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The soul of the state

Christian values are not fundamentally at odds with government. There's room for debate and constructive criticism, but not an all-out attack on government's legitimacy. Instead, Christians should consider the role of the state within the framework of their guiding principles.

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One of the errors both Christ­ians and non-Christians make is to plunge into the midst of political debates without sufficiently reflecting on first principles. Just as we need a blueprint to build a house, people need to think through what ought to be the role and purpose of government in our lives. God willed the state, as Edmund Burke put it; but what does He want the state to achieve?

There are four categories that can help Christians think through the proper role of government in our lives.

1. Order. Order is the first responsibility of government. It is the , the necessary precondition, for a thriving society. Without it, we can hardly expect things such as justice, prosperity, and virtue to flourish. And order cannot be achieved without government, which is itself an instrument sanctioned in the Hebrew Bible and the New Testament.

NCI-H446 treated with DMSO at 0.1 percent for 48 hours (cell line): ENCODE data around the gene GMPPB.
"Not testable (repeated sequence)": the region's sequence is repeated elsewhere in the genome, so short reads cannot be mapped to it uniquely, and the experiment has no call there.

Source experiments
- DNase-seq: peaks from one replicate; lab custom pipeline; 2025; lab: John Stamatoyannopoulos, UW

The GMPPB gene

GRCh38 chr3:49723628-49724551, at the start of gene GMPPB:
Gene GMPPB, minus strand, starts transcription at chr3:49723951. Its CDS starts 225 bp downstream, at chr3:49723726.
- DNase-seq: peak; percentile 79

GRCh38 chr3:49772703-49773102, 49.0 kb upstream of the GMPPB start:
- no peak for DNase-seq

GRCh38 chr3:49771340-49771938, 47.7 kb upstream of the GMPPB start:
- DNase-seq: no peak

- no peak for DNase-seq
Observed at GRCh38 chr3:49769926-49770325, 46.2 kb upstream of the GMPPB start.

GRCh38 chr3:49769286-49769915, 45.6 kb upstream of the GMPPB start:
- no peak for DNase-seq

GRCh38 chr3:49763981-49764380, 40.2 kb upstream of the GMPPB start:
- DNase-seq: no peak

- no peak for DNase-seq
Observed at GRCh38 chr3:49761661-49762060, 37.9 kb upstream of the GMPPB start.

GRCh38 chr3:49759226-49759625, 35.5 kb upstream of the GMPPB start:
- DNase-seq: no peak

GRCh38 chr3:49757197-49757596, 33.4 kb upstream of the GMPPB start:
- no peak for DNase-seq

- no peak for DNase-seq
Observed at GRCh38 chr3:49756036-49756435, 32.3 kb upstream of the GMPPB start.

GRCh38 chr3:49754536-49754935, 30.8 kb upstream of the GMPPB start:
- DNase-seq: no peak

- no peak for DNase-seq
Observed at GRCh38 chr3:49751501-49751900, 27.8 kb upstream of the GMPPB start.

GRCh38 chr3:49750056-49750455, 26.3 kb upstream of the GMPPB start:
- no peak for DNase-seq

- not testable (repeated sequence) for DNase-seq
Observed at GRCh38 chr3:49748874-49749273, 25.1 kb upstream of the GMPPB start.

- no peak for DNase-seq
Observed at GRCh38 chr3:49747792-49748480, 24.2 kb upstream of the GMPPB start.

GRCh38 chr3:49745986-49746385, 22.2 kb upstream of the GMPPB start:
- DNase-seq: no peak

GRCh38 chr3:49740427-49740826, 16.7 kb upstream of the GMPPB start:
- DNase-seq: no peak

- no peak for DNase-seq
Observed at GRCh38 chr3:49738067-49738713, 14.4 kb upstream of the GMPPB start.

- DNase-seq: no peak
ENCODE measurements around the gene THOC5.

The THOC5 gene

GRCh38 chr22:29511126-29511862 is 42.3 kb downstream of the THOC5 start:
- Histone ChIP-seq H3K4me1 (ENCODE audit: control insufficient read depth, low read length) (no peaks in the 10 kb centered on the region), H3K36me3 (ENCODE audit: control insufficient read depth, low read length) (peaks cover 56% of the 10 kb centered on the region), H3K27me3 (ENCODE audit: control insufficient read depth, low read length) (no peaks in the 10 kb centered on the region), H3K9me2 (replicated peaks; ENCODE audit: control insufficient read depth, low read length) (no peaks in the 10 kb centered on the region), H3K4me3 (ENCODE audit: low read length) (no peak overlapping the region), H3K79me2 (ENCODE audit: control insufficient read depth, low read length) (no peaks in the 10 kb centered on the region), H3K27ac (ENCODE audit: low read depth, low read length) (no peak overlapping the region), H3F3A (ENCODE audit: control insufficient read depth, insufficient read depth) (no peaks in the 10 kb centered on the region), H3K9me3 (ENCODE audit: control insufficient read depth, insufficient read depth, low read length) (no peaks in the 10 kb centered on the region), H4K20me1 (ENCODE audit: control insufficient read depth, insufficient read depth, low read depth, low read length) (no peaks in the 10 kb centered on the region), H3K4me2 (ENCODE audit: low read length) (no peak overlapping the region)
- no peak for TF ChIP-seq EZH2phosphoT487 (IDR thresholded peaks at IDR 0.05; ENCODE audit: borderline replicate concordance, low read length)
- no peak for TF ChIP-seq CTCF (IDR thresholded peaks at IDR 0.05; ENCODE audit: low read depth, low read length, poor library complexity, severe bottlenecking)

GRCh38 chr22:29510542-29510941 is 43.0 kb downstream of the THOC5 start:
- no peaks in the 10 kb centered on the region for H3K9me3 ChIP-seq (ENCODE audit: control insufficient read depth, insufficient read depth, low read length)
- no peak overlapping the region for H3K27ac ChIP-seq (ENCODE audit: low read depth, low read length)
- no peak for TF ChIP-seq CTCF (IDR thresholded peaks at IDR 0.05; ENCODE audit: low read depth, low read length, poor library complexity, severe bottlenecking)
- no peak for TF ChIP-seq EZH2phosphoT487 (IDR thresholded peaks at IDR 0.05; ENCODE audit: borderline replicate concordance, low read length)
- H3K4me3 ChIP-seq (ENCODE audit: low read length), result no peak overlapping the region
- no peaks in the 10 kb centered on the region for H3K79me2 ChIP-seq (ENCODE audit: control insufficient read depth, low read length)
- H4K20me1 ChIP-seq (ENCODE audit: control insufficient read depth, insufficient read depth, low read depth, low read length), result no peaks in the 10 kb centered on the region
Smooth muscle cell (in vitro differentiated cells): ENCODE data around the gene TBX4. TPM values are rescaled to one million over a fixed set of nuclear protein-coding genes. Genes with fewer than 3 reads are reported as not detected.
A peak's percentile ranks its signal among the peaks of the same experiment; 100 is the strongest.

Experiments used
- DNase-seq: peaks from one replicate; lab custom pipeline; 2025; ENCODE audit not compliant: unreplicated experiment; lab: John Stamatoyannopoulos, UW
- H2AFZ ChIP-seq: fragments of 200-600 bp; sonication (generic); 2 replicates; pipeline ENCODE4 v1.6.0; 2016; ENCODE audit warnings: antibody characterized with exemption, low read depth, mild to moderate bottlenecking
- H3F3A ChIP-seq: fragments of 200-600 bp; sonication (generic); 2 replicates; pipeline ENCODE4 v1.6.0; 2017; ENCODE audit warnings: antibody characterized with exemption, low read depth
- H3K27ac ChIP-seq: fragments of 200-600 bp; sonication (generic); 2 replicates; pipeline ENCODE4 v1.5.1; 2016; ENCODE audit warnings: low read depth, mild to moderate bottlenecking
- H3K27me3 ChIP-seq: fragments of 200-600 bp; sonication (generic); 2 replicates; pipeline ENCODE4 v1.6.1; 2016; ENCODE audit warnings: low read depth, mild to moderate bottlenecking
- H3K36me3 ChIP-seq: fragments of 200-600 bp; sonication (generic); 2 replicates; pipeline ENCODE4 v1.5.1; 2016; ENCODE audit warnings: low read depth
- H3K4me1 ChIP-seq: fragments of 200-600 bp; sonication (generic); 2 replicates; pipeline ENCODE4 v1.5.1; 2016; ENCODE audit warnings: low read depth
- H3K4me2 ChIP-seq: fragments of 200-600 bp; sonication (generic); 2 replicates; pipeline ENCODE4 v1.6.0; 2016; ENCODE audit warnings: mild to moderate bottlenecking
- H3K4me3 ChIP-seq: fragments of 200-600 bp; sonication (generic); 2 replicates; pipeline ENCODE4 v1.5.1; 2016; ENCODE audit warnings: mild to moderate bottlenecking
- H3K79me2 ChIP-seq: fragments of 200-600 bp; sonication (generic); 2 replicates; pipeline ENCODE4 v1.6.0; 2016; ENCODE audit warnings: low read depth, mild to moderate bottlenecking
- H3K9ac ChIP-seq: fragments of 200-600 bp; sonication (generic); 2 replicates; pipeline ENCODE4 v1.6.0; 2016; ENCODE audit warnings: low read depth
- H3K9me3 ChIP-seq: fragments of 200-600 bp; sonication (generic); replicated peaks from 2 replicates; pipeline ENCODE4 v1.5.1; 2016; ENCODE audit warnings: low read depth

2. Justice. "Justice is the end of government," James Madison wrote in Federalist Paper No. 51. Justice has been defined as the quality of being impartial and fair, the equal treatment of equals, and living in accordance with the natural law and the divine plan. What Judaism and Christianity have added to our understanding of justice – their distinctive and lasting contribution – is the importance of caring for the weak, the disadvantaged, and the oppressed. At the core of justice is the belief that everyone, no matter at what station or in what season of life, has inherent dignity and rights. This is not only a private concern but also a public one.

3. Virtue. For the ancient Greeks, happiness was defined as the soul acting in accordance with virtue. The Founders understood that the need for virtue is greatest in free societies because they depend on self-government, on citizens who govern themselves and their passions, and who lead decent, law-abiding lives. The role of government in the formation of human character tends to be indirect and limited. But from time to time, statecraft engages in soulcraft as well. Just as attitudes, mores, and manners shape laws, laws shape attitudes, mores, and manners. Beyond that, laws and government policies can affirm, or weaken, character-forming institutions like the family.


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